Will Electronic Publications Ever Replace the Book?
At one time our world was strictly an oral culture. We recited stories, kept records stored in our memories. When writing was invented did we suddenly stop speaking to one another or remembering facts? Of course not. At any given moment we can recall, from memory, names, dates, and places that we have committed to memory. When the printing press was invented, did we stop writing by hand? Again, no. So, why would we stop reading a book just because we have access to the World Wide Web? All previous information technologies of language, rhetoric, writing and printing are technological in themselves (Landow 218). These technologies—writing, speaking, typing—may seem second nature, but given time so will the Web.
There are reasons for choosing a book over the Internet. To make that choice, first you must ask yourself what material you want to read, and why you want to read it. Then you can more easily discover the best medium to read it on. "It appears that electronic publications are generally either read by different people than those who read printed works, or are used by them differently…or as compliments, but not competitors (Pang 344)." If I want driving directions, for example, I could pull out my atlas and look through the pages of roads I’ve never heard of and landmarks I have ever seen. Or, I could go to www.mapquest.com and simply type in my starting point and final destination and get exact directions and mileage along with a map of that specific area in a matter of seconds. This is just one instance where the web is the choice over a book. "A great many—perhaps most—books do not contain literature, the arts, history, or even...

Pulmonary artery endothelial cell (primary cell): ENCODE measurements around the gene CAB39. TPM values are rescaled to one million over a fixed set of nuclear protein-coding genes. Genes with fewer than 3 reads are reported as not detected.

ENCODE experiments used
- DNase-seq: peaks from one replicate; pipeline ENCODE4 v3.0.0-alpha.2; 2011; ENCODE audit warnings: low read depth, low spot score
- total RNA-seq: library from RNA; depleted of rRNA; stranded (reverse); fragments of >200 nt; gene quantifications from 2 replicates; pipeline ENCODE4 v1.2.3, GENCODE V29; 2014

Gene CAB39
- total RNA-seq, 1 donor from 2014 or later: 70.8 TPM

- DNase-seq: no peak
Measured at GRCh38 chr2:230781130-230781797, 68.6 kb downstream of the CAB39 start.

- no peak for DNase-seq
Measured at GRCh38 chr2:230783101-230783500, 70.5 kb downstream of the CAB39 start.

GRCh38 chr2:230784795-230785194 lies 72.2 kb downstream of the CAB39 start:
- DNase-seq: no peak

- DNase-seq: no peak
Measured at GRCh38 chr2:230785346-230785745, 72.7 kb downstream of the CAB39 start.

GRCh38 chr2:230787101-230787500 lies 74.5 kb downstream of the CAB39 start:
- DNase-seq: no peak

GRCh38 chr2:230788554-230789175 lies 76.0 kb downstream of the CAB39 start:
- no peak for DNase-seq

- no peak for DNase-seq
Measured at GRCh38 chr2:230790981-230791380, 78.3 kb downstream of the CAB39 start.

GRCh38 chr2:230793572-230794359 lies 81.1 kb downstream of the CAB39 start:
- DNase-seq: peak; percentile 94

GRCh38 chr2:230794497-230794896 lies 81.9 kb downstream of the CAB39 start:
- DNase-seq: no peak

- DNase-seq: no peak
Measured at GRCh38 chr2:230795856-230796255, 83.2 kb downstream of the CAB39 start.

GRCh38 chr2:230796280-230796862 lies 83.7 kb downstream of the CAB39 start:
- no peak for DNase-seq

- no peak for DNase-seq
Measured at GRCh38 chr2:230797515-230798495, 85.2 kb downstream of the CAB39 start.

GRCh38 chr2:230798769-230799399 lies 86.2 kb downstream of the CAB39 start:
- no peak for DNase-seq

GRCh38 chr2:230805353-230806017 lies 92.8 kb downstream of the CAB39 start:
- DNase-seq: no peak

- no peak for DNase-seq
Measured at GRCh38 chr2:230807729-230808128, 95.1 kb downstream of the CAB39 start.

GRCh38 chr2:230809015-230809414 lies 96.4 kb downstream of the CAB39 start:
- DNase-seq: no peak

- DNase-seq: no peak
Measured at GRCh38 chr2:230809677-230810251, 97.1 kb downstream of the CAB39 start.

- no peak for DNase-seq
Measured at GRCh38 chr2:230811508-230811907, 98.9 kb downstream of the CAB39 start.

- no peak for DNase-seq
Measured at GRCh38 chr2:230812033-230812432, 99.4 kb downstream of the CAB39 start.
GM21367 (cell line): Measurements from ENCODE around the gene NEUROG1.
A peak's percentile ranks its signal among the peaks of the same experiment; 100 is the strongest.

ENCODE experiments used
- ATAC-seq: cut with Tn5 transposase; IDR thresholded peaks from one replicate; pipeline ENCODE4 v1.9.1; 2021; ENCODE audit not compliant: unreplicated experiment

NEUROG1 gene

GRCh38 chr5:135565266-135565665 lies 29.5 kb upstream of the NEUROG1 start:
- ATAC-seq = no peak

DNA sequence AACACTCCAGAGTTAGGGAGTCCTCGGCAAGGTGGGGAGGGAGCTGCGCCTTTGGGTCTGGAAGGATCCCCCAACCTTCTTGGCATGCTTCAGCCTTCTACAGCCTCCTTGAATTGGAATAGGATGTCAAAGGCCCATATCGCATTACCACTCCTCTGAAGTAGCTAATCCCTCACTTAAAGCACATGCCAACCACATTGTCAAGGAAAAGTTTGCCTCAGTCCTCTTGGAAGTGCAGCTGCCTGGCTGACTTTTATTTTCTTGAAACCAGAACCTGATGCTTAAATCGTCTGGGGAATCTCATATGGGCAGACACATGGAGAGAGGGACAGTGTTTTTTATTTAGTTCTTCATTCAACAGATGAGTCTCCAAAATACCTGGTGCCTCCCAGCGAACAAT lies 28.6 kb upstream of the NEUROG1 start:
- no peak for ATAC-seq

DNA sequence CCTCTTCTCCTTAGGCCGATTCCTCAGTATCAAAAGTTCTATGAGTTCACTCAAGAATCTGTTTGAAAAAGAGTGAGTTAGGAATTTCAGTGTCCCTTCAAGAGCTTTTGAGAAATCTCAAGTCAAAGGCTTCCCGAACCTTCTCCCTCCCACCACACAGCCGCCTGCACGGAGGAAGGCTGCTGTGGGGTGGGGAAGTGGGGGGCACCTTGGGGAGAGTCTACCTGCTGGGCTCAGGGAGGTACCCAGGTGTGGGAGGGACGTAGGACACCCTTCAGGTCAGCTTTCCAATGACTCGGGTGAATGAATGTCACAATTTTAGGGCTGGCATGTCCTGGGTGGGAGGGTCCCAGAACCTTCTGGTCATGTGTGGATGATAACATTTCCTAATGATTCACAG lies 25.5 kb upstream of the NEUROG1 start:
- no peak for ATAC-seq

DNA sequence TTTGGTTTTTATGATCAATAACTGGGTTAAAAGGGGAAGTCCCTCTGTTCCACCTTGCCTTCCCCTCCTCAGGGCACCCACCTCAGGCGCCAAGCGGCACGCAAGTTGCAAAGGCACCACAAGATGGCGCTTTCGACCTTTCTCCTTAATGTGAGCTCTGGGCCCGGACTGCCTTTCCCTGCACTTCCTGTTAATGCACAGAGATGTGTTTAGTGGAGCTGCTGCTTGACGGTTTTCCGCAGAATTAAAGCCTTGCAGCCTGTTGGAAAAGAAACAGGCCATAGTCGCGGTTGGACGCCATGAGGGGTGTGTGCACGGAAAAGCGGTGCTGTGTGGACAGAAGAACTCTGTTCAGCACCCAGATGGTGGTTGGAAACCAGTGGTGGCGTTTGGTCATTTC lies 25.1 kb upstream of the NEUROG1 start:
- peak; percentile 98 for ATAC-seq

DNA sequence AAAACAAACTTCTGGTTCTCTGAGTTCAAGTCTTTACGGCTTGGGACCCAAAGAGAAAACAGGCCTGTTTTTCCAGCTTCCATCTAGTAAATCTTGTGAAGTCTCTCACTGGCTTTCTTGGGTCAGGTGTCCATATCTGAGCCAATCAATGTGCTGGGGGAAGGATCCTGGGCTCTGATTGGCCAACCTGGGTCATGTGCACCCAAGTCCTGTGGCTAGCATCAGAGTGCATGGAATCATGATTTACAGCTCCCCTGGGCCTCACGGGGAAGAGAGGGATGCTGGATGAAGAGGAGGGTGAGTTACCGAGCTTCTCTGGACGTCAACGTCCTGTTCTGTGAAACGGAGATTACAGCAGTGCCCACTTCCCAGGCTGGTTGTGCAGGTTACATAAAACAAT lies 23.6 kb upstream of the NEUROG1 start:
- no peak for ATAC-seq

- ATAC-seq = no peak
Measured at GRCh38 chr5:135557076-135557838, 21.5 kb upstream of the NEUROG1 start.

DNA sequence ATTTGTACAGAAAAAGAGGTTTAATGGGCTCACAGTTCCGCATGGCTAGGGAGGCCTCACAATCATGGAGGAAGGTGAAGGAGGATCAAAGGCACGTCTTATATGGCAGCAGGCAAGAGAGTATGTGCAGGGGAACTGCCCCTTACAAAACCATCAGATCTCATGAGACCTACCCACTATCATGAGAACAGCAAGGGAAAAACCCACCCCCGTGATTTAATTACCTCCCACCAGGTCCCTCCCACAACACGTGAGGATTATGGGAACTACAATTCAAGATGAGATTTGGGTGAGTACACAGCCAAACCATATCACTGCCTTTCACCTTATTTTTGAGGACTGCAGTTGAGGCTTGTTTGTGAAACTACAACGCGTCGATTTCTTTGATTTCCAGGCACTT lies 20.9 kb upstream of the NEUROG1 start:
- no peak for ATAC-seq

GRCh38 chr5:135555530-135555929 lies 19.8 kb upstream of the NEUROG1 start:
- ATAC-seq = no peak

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... distinction, I’m not sure. Maybe I have more respect, even a sense of duty, to the classical writers. At any rate "the movement to embrace new technology will not be a movement from something natural or human to something artificial—from nature to technology," and George Landow puts it, "since writing and printing books are about as technological as one can be (Landow 219)." The World Wide Web has just given us a different forum to experience text we have come to love and depend on.
Tribble, Evelyn B. & Anne Trubek, ed. Writing Material: Readings from Plato to the Digital Age. New York: Longman, 2003.
Landow, George, "Twenty Minutes into the Future, or How Are We Moving Beyond the Book?" Tribble & Trubek 214-26.
Pang, Alex Soojung-Kim, "The Work of the Encyclopedia in the Age of Electronic Reproduction." Tribble & Trubek 343-51.
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